Government mulls UK net controls

No entry tape, Getty Voluntary arrangements on site blocking might mean many websites suddenly become unreachable

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The government is talking to ISPs about blocking access to websites deemed to help people infringe copyright.

With the help of ISPs and content makers it has set up a working party to see how such a pro-active blocking system would work.

Discussions about the site blocking system emerged in a letter sent to the Open Rights Group (ORG).

The ORG said site blocking was a "bad idea" that could overstep laws set up to police copyright infringement.

Backdoor deal

In the letter published on the ORG website, Ed Vaizey, minister for culture, communications and creative industries, said his department was exploring "alternative plans" for site-blocking measures.

A meeting in late February attended by ISPs and rights holders, he wrote, ended with the creation of the working group that would investigate site-blocking systems.

A spokesman for the DCMS said it was appropriate that only ISPs, rights holders and web intermediaries such as Google and Yahoo were party to the initial discussions.

"Consumer representative groups will be invited to take part in future discussions on this issue," he said. The working party will meet for the first time in the first week of April.

Jim Killock, executive director of the ORG, said that the discussions between the government, ISPs and rights holders had been prompted by delays to the Digital Economy Act.

The DEA is currently under judicial review following a legal challenge from BT and TalkTalk which claim that its provisions on file-sharing harm users' privacy. The legislation is not expected to be enacted before early 2012.

The DEA lays out measures which will see content providers monitor file-sharing sites for infringements. They can apply to court to get ISPs to surrender the name of the computer that used an infringing net address.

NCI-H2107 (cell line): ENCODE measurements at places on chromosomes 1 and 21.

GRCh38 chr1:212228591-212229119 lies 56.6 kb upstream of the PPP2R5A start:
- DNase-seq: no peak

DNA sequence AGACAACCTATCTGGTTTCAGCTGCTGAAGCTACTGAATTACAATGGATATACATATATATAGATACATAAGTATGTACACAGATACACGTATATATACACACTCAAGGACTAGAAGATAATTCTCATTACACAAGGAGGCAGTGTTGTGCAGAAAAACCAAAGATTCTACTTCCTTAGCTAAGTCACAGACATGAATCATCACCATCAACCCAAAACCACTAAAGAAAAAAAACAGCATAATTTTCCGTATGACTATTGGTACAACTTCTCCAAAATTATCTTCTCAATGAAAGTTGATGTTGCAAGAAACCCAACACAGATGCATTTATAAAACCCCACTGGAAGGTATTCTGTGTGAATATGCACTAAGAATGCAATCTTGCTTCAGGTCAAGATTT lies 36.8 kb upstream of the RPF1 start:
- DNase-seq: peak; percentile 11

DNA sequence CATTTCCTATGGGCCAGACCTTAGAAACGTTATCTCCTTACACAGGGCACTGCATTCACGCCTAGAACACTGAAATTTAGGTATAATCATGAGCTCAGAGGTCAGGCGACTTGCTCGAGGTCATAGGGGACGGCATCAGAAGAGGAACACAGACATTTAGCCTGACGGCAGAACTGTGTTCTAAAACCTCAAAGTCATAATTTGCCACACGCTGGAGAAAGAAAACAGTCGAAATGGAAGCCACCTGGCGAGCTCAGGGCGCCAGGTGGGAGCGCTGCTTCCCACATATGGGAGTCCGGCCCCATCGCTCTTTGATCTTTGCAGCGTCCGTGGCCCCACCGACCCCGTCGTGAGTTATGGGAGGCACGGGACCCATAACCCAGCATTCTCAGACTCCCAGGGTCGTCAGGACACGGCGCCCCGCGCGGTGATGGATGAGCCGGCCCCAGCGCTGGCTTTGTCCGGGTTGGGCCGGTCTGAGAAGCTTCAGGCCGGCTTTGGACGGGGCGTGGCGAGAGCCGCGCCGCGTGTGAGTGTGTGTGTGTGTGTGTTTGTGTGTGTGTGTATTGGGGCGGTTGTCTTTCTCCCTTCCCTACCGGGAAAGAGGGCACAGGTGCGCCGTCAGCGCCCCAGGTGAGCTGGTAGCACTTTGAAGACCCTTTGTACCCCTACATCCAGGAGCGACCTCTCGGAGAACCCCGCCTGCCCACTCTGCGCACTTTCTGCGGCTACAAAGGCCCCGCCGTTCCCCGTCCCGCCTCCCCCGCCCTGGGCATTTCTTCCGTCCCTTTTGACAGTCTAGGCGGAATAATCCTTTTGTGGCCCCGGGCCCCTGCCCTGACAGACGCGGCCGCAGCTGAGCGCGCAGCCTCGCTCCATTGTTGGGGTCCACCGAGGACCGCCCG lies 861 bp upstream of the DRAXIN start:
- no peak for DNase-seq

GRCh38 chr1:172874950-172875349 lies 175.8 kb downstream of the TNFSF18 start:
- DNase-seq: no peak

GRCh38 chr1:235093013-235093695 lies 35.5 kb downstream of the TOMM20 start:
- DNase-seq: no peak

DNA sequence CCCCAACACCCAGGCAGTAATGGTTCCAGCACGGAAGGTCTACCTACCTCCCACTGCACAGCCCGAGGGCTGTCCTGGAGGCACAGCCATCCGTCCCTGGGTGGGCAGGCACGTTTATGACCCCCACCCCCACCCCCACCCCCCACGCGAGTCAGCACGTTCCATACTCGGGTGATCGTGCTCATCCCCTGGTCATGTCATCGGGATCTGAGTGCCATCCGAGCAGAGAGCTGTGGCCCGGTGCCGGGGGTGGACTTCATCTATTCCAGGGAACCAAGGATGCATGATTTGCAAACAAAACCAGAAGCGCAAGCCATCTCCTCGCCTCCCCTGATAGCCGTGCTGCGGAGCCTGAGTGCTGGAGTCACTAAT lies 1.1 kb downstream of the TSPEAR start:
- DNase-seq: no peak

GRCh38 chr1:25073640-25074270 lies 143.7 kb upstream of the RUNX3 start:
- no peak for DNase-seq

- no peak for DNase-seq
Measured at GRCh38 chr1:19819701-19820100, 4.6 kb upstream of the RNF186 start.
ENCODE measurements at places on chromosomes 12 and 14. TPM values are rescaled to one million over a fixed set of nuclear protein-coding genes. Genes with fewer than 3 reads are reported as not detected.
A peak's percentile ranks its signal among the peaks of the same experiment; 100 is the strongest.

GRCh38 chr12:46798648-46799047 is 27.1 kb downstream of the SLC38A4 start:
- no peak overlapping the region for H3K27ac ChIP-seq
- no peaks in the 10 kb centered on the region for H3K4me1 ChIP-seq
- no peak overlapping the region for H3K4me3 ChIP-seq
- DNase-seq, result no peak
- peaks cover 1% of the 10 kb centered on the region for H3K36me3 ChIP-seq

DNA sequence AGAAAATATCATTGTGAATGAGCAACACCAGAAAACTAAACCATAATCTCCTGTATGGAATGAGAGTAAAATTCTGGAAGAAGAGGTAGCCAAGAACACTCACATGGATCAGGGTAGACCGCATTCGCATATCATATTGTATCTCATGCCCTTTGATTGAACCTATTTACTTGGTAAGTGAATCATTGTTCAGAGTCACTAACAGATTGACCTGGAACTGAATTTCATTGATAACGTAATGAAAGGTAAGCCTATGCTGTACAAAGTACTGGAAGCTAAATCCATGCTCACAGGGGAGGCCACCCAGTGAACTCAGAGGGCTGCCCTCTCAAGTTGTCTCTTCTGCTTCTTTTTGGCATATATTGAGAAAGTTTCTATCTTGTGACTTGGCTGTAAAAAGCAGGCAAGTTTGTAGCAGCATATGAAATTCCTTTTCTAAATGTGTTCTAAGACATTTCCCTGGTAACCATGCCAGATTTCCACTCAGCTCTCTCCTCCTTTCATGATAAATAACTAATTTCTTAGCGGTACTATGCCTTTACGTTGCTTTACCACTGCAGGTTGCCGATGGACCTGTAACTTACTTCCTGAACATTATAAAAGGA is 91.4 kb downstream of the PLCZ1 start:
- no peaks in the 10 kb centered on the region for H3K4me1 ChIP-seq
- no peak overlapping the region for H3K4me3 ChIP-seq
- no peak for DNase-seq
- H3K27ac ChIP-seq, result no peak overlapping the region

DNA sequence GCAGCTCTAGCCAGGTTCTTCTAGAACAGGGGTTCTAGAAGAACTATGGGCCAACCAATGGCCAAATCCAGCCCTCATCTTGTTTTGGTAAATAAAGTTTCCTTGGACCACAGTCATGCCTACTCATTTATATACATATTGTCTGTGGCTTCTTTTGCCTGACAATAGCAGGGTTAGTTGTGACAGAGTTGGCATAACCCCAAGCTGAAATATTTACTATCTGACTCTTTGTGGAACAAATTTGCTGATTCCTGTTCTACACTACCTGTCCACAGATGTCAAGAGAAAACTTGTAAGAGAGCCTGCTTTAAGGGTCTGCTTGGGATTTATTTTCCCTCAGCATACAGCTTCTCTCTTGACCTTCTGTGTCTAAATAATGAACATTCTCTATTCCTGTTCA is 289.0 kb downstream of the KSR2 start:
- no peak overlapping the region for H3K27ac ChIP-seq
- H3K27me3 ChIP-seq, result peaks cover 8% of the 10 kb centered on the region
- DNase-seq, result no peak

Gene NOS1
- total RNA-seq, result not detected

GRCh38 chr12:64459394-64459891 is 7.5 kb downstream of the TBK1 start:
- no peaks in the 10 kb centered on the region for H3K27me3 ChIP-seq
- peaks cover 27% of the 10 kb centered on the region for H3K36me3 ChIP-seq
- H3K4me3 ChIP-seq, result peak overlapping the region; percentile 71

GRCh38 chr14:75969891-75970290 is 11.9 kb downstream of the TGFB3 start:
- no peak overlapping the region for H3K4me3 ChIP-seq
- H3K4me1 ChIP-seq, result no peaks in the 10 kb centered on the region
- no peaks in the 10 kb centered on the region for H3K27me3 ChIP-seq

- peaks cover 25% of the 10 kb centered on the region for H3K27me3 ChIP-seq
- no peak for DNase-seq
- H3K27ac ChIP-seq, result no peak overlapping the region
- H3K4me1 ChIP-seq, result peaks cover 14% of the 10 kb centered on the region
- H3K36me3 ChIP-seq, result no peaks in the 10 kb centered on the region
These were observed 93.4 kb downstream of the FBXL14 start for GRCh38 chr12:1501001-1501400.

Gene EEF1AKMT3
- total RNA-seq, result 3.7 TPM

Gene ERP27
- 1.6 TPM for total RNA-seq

The government-backed discussions were a way to advance similar controls via the backdoor, said Mr Killock.

"It would not be something that needs judges and acts of parliament to implement," he said. "It's a private arrangement."

Mr Killock said similar systems set up in other countries such as Finland had shown that such arrangements had great potential for abuse and made it very difficult to get anything changed if sites were blocked mistakenly.

Others have pointed out that many national site blocking systems are easy to get around and few have the ability to tackle the peer-to-peer networks that many use to get at music and movies.

Mr Killock also queried whether rights holders needed more powers to block sites given that existing laws give them two separate routes for getting infringing content removed.

He said: "The principle at stake is whether you want private voluntary arrangements censoring parts of the internet that rights holders are worried about or do you believe in the rule of law?"

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